Presumed Consent in Organ Donation: A YU Perspective

By: Rachel Retter  |  November 14, 2018

By Rachel Retter

At Yeshiva University, concern for public health and commitment to halacha combine to form a complex perspective on a hot-button issue: organ donation.  

On October 15th, the Medical Ethics Society (MES) hosted 40 students for a round-table discussion on recent developments in organ donation. Split into student-run groups and armed with an array of sources, MES club members delved into different facets of organ donation, including its halachic limitations, the global and local legal status of organs, and some potential strategies to address the overwhelming organ shortage in the US. The MES lecturers spoke a great deal about how the globally accepted “opt-out” policy compared to the US-instituted “opt-in” policy. While the “opt-out” policy requires people to actively “opt-out” and choose to not to be organ donors, the “opt-in” policy requires participants to actively “opt-in” and choose to be organ donors. The difference between the two policies lies in the default assumption of consent to donate organs post-mortem. The “opt-out” method has become a recent global trend and has proven dramatically effective in increasing organ donation rates in many countries, including Spain, Austria, and Belgium.

America currently employs the “opt-in” system, encouraging residents to actively choose to become organ donors. Unfortunately, America’s organ donation rates rank low on the international scale, particularly compared to those countries with an “opt-out” policy. This has real life-threatening implications. According to the United Network for Organ Sharing (UNOS), every ten minutes, someone is added to the national transplant waiting list, and on average, 20 people each day die waiting for a transplant.

Even more striking: America’s low organ donation rates do not reflect how Americans feel about this issue. According to the US Department of Health and Human Services, 95 percent of Americans agree with the concept of post-mortem organ donation, while comparatively only 54 percent are actually registered as organ donors.

Students discussed this discrepancy at the event, some suggesting that it is simply an issue of the extra steps required to opt-in. While people may be willing to donate their organs on principle, they may not feel strongly enough about it to actually fill out the forms required to register as a donor. Compounding this is the fact that people don’t like to think about their own mortality, and may push off making these decisions just like they may not like take care of the arrangements for their funerals, or write their own wills.

Indeed, when asked afterward about her thoughts on America instituting an opt-out policy, Bailey Frohlich, Vice President of MES, cited this phenomenon in her answer. “It doesn’t make sense for us to have an opt-in policy. If someone was morally or religiously opposed, they would be active about opting out. But people who weren’t opposed wouldn’t [necessarily] opt-in.”

Social psychologists expand on the downsides of an opt-in policy, explaining that when the default of a country is to not donate organs, it creates a culture where donating organs is not within people’s scope of “normal.” In a study published on PNAS, researchers Davidai, Gilovich, and Ross found that participants in Germany, which has an opt-in policy, considered that act of donating one’s organs post-mortem to be “relatively meaningful and substantial,” comparing it to extraordinary acts of altruism such as “working overtime without compensation” or “giving 20 percent of one’s annual income to charity.” On the other hand, participants in Austria, which has an opt-out policy, considered the same act to be “relatively lacking in meaning and rather insubstantial,” and compared it to reasonable expectations such as “fulfilling one’s duties at work or giving 2% of one’s annual income to charity.” Instituting an opt-out policy could help create a culture in America where being a registered donor is the norm, and make it more common.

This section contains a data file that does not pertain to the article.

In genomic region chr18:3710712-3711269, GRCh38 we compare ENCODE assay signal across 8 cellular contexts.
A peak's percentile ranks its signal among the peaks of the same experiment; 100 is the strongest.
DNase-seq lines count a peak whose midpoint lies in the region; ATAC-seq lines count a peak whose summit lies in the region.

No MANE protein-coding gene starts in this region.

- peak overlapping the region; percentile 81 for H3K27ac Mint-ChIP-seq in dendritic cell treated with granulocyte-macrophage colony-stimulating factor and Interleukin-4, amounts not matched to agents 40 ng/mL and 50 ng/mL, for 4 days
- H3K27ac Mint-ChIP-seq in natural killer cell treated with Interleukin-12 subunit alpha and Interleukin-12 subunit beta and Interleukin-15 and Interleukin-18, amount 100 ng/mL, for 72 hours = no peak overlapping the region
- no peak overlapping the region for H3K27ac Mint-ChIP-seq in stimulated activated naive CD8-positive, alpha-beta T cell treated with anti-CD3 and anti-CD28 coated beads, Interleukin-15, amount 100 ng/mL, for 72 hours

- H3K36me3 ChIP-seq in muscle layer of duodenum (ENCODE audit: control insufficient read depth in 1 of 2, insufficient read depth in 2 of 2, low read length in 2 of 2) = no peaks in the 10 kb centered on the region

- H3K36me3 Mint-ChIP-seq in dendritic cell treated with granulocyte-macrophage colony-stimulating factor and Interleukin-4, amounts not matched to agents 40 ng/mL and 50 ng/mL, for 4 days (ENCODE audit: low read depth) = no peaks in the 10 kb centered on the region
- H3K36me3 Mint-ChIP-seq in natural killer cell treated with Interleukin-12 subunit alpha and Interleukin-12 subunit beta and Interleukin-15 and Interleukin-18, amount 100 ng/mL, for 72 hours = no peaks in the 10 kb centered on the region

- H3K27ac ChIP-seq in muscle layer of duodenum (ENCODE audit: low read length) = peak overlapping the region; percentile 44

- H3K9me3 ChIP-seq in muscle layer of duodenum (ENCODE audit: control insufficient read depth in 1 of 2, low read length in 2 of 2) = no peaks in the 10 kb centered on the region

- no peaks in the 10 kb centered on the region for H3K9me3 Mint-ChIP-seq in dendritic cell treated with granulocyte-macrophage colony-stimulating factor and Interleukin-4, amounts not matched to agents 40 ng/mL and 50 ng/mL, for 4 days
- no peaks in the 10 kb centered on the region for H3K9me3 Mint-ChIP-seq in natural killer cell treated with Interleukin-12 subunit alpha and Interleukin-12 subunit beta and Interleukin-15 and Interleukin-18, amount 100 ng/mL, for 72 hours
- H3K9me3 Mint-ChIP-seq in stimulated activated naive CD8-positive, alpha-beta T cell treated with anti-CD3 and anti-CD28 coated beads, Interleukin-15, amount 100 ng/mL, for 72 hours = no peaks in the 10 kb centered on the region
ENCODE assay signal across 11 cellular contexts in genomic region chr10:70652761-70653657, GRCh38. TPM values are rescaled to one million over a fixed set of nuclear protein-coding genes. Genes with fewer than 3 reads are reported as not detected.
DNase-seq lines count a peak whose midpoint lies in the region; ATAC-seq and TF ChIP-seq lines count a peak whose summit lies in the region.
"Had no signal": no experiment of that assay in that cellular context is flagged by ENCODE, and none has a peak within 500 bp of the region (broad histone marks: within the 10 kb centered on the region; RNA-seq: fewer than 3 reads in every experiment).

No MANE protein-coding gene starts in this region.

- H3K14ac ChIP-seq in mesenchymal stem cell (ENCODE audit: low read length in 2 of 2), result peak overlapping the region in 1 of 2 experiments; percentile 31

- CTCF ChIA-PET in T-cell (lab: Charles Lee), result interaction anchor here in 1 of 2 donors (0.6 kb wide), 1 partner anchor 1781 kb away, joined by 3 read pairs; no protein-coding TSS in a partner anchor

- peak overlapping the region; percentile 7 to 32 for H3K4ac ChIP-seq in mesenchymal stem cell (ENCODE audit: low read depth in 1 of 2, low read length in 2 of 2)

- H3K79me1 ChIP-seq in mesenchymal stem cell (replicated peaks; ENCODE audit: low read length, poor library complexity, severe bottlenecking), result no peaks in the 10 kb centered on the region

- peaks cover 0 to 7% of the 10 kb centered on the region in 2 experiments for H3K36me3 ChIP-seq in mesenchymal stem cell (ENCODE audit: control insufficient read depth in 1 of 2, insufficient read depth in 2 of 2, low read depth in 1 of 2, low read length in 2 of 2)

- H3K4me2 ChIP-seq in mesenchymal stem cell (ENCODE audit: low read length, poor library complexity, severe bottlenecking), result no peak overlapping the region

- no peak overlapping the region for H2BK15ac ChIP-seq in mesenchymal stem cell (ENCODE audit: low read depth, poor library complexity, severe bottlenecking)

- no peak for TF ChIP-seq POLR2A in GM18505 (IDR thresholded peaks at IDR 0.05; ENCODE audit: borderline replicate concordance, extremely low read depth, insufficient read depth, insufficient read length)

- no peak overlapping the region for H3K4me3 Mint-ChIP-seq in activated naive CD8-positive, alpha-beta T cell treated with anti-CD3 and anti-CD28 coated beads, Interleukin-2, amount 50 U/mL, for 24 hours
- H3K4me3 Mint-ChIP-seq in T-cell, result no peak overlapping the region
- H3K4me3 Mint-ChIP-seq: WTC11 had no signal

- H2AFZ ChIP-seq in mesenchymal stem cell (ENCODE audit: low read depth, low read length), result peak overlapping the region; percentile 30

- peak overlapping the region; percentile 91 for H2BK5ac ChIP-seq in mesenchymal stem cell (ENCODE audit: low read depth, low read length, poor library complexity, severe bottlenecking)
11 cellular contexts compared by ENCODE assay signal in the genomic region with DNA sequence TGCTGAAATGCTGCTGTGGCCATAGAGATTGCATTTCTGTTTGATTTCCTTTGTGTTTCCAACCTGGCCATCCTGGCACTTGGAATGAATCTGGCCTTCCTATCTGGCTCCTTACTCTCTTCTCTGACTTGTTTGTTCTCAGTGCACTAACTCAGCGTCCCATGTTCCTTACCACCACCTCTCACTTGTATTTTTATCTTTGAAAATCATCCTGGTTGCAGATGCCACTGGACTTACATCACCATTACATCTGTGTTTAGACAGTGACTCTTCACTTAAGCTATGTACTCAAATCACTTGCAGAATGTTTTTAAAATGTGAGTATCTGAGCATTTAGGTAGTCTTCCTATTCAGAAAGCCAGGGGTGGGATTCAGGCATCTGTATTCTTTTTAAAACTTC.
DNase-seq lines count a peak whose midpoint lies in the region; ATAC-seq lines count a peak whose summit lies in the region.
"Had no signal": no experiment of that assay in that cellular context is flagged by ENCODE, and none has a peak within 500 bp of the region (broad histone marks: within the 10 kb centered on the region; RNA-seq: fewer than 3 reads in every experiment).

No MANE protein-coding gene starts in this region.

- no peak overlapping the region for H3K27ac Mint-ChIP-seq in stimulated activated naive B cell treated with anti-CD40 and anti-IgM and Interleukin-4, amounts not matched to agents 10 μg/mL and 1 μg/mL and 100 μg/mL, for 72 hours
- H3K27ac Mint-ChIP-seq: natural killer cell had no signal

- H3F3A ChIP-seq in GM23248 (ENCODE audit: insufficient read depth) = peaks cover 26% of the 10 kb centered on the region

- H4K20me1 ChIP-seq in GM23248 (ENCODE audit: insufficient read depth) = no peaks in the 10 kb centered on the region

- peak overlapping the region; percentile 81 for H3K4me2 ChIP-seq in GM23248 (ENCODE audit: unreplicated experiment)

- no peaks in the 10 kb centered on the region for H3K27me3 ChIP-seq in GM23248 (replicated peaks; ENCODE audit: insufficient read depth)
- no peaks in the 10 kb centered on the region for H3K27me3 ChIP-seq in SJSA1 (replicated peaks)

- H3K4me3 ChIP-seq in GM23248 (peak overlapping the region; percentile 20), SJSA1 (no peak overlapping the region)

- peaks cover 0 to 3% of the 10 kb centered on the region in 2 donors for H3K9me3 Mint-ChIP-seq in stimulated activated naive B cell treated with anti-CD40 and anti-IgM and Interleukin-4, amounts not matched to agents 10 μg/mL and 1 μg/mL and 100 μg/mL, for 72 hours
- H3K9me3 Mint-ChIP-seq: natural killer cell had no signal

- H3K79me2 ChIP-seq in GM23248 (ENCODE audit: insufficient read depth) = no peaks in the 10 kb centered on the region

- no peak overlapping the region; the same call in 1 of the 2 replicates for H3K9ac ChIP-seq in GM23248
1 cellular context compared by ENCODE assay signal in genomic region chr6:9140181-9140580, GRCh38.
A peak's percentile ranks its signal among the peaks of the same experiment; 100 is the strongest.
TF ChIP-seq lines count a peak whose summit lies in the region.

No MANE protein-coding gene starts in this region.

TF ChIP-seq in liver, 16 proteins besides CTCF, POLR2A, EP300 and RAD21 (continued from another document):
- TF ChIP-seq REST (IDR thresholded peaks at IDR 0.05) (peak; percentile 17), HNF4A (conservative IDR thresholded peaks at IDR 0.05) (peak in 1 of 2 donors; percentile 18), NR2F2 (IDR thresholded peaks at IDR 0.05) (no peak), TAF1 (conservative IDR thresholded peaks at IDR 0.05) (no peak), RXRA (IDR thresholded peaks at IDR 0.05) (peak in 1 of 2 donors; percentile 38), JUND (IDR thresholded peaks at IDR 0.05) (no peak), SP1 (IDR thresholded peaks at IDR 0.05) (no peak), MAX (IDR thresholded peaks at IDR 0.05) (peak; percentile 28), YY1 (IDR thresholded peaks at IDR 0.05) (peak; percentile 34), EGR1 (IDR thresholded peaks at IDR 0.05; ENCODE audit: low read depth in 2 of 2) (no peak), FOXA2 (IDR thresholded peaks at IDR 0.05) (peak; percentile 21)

However, some students expressed hesitations with the idea of instituting an “opt-out policy” in America, for different reasons. Elianna Sharvit, SCW ‘20, who led the discussion concerning the legal status of organs in America, shared concerns about the practical legal implications of the policy. “From a public health perspective, an opt-out policy could significantly increase transplantation rates, saving thousands of lives each year. However, in practice, such a policy would be incredibly difficult to implement in a way which would not exploit any groups and would fairly respect the constitutional rights of all citizens [like Jews who might have halachic hesitations about donations].”

Another student who wished to remain anonymous also expressed wariness in instituting an opt-out policy in the US. She was concerned that just like the statistics reflect the fact that people who on principle support organ donation sometimes neglect to opt in, some people who were religiously or morally opposed to donating their organs might neglect to opt out. As discussed during the event, there are numerous halachic limitations in the realm of post-mortem organ donations. The possibility of a Jew neglecting to opt out, and having his organs harvested post-mortem in a way that was antithetical to his religious beliefs, is something that should not be taken lightly.  

The implications of this policy span many realms, including that of medicine, psychology, law, and halacha. This event provided a forum for these multiple perspectives to converge, in the form of respectful, informative, and meaningful discussion.